Let’s relive this one more time, because it will go down in the books as a wild and thrilling finish to one of the all-time classics in the series’ history.
Virginia Tech will not get a lot of time to remember the win over Virginia, because they have a quick turnaround and face off against Pittsburgh tonight to kick off a two game road trip. Similar to the football team this past season, the Hokies basketball team will seek to break their losing streak in Pittsburgh, as they have not won there since 1966.
Pittsburgh has struggled during conference play, nabbing wins over just three conference opponents. However, two of those wins have been against Syracuse and Virginia, two opponents in the top half of the conference. The Panthers actually enter the game on a two game win streak. Even though their tournament hopes are a distant possibility at this point, the Panthers will be playing for the names on the backs of their jerseys.
Devastating news was announced last night, as the Hokies learned that Chris Clarke, their outstanding forward, would miss the rest of the season due to a torn ACL. The Hokies will be down to seven players in the rotation, and after a game which the players exerted every ounce of energy they had in the tank, it would not be surprising if the fatigue factor becomes apparent earlier than Buzz would like. The good news is that the Panthers’ bench is not as deep as Virginia’s.
The Hokies are going to need as many bodies as possible to defend the Panthers’ two primary scoring threats, Jamel Artis and Michael Young. The senior duo is averaging over 40 points per game combined, making them the most lethal scoring combination in the league.
Jamel Artis continues to be the knockdown shooter he has been throughout his career in Pittsburgh. The 6-7 wing shoots the ball at a 39.7% clip from downtown, and at his height, it is very difficult to contest his shot. However, he is equally adept at taking the ball inside, making 56.7% of his two-point attempts and has a .414 Free Throw Rate. He has the ability to knock down midrange jump shots if he finds a hole in the zone. Artis is also Pittsburgh’s best playmaker, posting a 23% Assist Percentage for the Panthers.
With the loss of Clarke, the Hokies’ may have a tougher time dealing with Michael Young in the frontcourt. Young is excellent in the post and in the paint, and is a threat on the glass, second on the team with 7.2 boards from game. Young has been integral part of games in which the Panthers play well. In wins, Young averages 23.2 points but in losses he only scores about 17.8. The Hokies need to ensure they rebound as a team to avoid giving up second chance opportunities, where Young will seek to make them pay.
Pittsburgh’s third leading scorer, Cameron Johnson, has stepped up during his sophomore year. He has a good frame at 6-7, but weighs just 185 pounds (for comparison, Seth Allen weighs around 195). Johnson might be an even better shooter than Artis, as he shoots a very efficient 42.3% from the perimeter. He is less prone to driving the ball, however. Johnson only averages about 3 two-point attempts as opposed to around 6 three-point attempts.
Besides the big three listed above, Pittsburgh does not have many more players who are adept at creating their own shot. Sheldon Jeter may be an underrated difference maker in this game. Jeter torched the Hokies in last year’s meeting between the two sides, scoring 23 points on 9-13 shooting. He was able to get whatever he wanted in the paint as Young’s sidekick. Jeter is averaging 7.5/7.4 this season.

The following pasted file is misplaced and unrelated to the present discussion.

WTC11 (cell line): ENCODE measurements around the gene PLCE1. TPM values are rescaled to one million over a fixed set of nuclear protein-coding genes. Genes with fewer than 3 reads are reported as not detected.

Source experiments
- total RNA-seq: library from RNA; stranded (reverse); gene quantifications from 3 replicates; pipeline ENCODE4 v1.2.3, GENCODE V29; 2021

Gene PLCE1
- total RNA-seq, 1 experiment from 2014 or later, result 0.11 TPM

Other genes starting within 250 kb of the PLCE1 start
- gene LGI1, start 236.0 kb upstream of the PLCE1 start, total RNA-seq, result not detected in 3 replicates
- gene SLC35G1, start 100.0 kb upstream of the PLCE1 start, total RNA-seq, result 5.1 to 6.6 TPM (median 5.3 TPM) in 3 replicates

Chris Jones rounds out the starting five for Pittsburgh. He’s another senior with plenty of experience, averaging 7.4/2.8/2.4, doing it all for the Panthers. And at 6-6, he’s another lengthy wing that the Panthers can deploy. Freshman Justice Kithcart has been the only other player to get 10+ minutes a game during conference play. He is still growing, and contributes very little on the offensive end. He is more of a complimentary player than anything.
As a team, the Panthers average 76.7 PPG and boast the 68th best Offensive Efficiency on the country. They are shooting the ball 37.1% from three. Those aren’t terrible numbers. But Pittsburgh’s struggles have been on the defensive end this season. They are giving up 76.9 PPG and their Defensive Efficiency is a putrid 331st in the NCAA. During conference play, the Panthers have allowed teams to shoot an extremely high 41.2% from three-point range. They have also failed to stop dribble penetration, as teams are shooting 53.8% from inside the arc. That bodes well for the Hokies, who will rely on getting downhill to the basket and will look to get to the free throw line as much as possible as they did on Sunday night.
Given the Panthers’ struggles defending the perimeter, this would be a perfect time for Ahmed Hill to get going again. He has only made three triples in the last eight games, and he missed multiple open looks from deep against Virginia. Sometimes all a shooter needs is just one to fall to get them going.
Zach LeDay may have fouled out of the Virginia game, but that could work in the Hokies’ favor considering he got some extra rest. He had an excellent second half scoring the basketball and on the boards. He should have some success down low if Robinson and Allen are able to consistently attack the paint, which should allow him to get open underneath for pocket passes.
History tells me to pick against the Hokies in this one, and Clarke’s injury compounds the argument to go with the Panthers. However, Pittsburgh’s defensive struggles cannot be ignored. The Hokies had to expend a lot of energy against Virginia every possession to score, and they finally got into a rhythm in the second half. I think that carries over into tonight. But the fatigue factor makes things dicey for Virginia Tech, which is why I’m not too confident in this prediction.